well my first thought was to place a 45lb bench press weight on the plate to add some weight but i figured iron on top would only add to any heat storage. in all honesty i think the weight of the plates is more than likely enough to ensure and rigidity of the foil is compressed down into the plate but i thought the added weight of my 200lb butt might help to flatten out any possible bend in some of the thinner blades i have done but straightness would only be limited to thickness of the spine so that idea was out anyway.

steve

ArtinNC
09-20-2011, 08:25 AM
The solid contact on the blade will help remove the heat from the blade faster. That is why you want some wieght on it.

Scott Kauffman
03-04-2014, 06:27 PM
the photo is not showing for me. any way you can show a new Pic of your set up?

rhinoknives
03-04-2014, 06:56 PM
I have no idea about the original question but I can share that there are many inexpensive post surgery pumps on the market for chilling things down.
http://www.ebay.com/itm/Aqua-Relief-System-ARS-2000D-Hot-Cold-Therapy-Pump-With-Pad-Instructions/111289898032?rt=nc&_trksid=p2047675.m1851&_trkparms=aid%3D222002%26algo%3DSIC.FIT%26ao%3D1%2 6asc%3D163%26meid%3D5259965219583526684%26pid%3D10 0005%26prg%3D1088%26rk%3D1%26rkt%3D4%26sd%3D251464 376325%26

scott.livesey
03-05-2014, 08:56 AM
I have no idea about the original question but I can share that there are many inexpensive post surgery pumps on the market for chilling things down.
http://www.ebay.com/itm/Aqua-Relief-System-ARS-2000D-Hot-Cold-Therapy-Pump-With-Pad-Instructions/111289898032?rt=nc&_trksid=p2047675.m1851&_trkparms=aid%3D222002%26algo%3DSIC.FIT%26ao%3D1%2 6asc%3D163%26meid%3D5259965219583526684%26pid%3D10 0005%26prg%3D1088%26rk%3D1%26rkt%3D4%26sd%3D251464 376325%26

but only if you have your cutting done at a high class place. when my knee was done by Duke, got a nice one that plugs in the wall. when other knee was done by UNC, got a cheapy you have to pump by hand. guess that is why Duke won't take my current heath insurance. lol.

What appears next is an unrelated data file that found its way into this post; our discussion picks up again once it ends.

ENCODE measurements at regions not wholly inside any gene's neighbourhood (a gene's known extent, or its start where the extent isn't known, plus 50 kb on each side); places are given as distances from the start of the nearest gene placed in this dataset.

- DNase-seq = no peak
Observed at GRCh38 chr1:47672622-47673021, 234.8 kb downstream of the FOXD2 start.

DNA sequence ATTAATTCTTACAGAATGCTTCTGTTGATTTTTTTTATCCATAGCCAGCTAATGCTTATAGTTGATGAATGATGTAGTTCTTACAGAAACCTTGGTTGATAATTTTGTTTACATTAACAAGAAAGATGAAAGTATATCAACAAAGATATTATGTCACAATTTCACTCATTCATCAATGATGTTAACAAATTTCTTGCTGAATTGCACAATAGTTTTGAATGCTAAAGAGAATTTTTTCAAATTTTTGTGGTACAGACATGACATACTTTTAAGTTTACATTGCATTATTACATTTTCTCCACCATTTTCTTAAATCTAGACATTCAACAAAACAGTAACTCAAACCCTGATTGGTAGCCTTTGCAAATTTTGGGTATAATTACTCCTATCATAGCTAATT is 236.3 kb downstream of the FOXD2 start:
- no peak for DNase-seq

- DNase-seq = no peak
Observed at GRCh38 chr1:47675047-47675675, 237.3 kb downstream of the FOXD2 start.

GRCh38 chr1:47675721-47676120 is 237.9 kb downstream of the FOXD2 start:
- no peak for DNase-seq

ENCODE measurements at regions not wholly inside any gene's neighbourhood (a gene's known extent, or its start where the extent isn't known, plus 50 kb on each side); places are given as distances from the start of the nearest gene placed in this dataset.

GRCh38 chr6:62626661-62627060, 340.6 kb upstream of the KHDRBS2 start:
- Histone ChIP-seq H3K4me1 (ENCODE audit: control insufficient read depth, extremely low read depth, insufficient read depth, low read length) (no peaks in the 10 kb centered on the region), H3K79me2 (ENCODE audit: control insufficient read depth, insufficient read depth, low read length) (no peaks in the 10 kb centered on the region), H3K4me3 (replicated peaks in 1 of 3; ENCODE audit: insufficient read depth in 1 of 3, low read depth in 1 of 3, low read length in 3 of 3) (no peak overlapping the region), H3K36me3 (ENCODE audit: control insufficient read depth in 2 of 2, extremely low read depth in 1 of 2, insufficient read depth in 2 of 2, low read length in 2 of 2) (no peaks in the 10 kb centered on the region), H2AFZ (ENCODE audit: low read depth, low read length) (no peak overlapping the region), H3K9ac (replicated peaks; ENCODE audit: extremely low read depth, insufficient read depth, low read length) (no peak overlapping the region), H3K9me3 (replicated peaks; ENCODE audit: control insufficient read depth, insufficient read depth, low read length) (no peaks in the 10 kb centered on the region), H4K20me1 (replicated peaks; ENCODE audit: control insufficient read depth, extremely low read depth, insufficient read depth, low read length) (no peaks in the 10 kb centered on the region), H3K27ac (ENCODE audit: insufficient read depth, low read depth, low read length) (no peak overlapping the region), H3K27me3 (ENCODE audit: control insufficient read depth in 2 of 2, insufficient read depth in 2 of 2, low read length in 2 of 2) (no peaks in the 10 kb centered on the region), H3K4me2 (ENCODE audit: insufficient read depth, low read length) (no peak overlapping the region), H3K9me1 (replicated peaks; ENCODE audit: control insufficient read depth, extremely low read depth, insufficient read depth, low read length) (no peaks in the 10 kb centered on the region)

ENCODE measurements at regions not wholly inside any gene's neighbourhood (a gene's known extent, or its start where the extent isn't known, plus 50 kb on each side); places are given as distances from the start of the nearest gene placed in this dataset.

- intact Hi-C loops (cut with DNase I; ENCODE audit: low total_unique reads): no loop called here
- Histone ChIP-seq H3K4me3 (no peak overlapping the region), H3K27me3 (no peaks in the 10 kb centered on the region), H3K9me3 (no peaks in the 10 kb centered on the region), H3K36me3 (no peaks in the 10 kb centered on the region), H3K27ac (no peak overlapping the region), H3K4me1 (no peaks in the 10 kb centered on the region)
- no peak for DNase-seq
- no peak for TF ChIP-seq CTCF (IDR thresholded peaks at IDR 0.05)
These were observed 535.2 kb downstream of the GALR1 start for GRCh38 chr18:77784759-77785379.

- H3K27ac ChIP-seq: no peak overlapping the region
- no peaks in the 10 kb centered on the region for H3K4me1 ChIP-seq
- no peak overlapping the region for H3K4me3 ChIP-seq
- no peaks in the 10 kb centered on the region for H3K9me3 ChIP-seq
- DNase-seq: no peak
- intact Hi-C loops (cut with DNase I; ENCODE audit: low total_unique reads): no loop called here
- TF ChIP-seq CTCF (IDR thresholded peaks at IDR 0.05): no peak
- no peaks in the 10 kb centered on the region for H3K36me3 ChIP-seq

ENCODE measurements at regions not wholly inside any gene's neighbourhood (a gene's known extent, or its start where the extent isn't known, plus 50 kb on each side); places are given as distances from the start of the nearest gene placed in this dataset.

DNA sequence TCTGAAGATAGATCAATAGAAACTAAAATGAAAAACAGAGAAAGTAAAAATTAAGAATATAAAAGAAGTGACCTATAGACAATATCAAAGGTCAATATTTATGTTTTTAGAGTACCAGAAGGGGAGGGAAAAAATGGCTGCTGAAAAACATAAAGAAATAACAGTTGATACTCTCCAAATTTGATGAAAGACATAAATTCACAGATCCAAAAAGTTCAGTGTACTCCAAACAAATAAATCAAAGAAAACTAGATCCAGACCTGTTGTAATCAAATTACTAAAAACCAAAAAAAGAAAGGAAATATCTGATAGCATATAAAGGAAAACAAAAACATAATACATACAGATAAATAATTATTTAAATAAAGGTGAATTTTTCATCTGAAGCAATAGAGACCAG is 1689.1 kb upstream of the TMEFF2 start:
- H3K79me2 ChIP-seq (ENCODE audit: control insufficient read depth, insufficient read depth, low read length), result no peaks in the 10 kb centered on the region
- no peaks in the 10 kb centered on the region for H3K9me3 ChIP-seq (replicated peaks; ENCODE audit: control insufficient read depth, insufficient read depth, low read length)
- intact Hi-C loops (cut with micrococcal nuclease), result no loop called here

Freds Edge
03-05-2014, 09:50 AM
I got my plates from the local scrap yard , what I bought was a piece of bar stock 4' x 3.5'' x 3.5'',cut it in 1/2 and now have 2 plates each 2' x3.5'' x 3.5''.They act as one heck of a heat sink.

tomwatson
03-08-2014, 06:30 PM
Sorry to be a rock in the road, but all you think is happening with cold plates is not happening. I've been heat treating over 26 years with all types of metal and after several trips to college in Michigan on metallurgy, welding, and being a x-ray welder for 40 years, there is a lot for you to learn. In air hardened metals you get some benefit from plate quenching, maybe 1/2 to 1 point of hardness. I do it because it speeds up the quench over still air and allows me to get on with tempering. Plate quenching came about because machinists were having to make parts that were getting thinner and thinner. Plate quenching helped to keep the parts flat. Here are a few other things you don''t have to do.

1. Don't use a hammer to seal the seams if using SS tool wrap. A wood roller is made just for this. Closing the seams with a hammer can crack a seam inside where you don't see it.

2. You don't have to put a piece of paper in the bag to burn up the oxygen. Nor do you have to put a hole in the bag to do the same. You can ask the big heat treaters and they will tell you the same. When the oven begins to heat up, the foil being as thin as it is, absorbs the heat first and the O2 bonds with the 309 foil and becomes inert. This leaves the majority of the air in the bag as nitrogen which is a totally inert gas. The other gases left are very minor.

3. You do not have to put anything on the blades while they are inside the bag. If your blades are sticking to the bag, then you have had an overheat or you have been at holding temp with the wrong type of material.

4. You can quench the blades right in the bag using quench plates.

There are a lot of other things I could tell you, but I'm tired. Respond if you wish, but be nice to me.

KenH
03-08-2014, 07:24 PM
Well Tom, I don't see why anyone wouldn't be anything but nice to you. All your points are well taken, and pretty much what I've learned in my meager short time reading/learning about HT'ing. I hadn't thought about the O2 bonding with the SS foil, but have used a tad of paper, but most of time I don't and can't tell any real difference..... Other than brown paper makes the steel black.

Please feel free to share more knowledge,

Ken H>

tomwatson
03-08-2014, 07:52 PM
I will continue to share especially on heat treating. I am not trying to do anything but educate. I try to be as funny as a 67 year old man can be. Anyway, we all play with sharp and hot things. If I can find the time I will write a small treatise on steel aging.

KenH
03-08-2014, 09:07 PM
Well Tom, I guess us 67 yr old men gotta hang together:) Steel aging? That sounds intriguing - looking forward to it.

Ken H>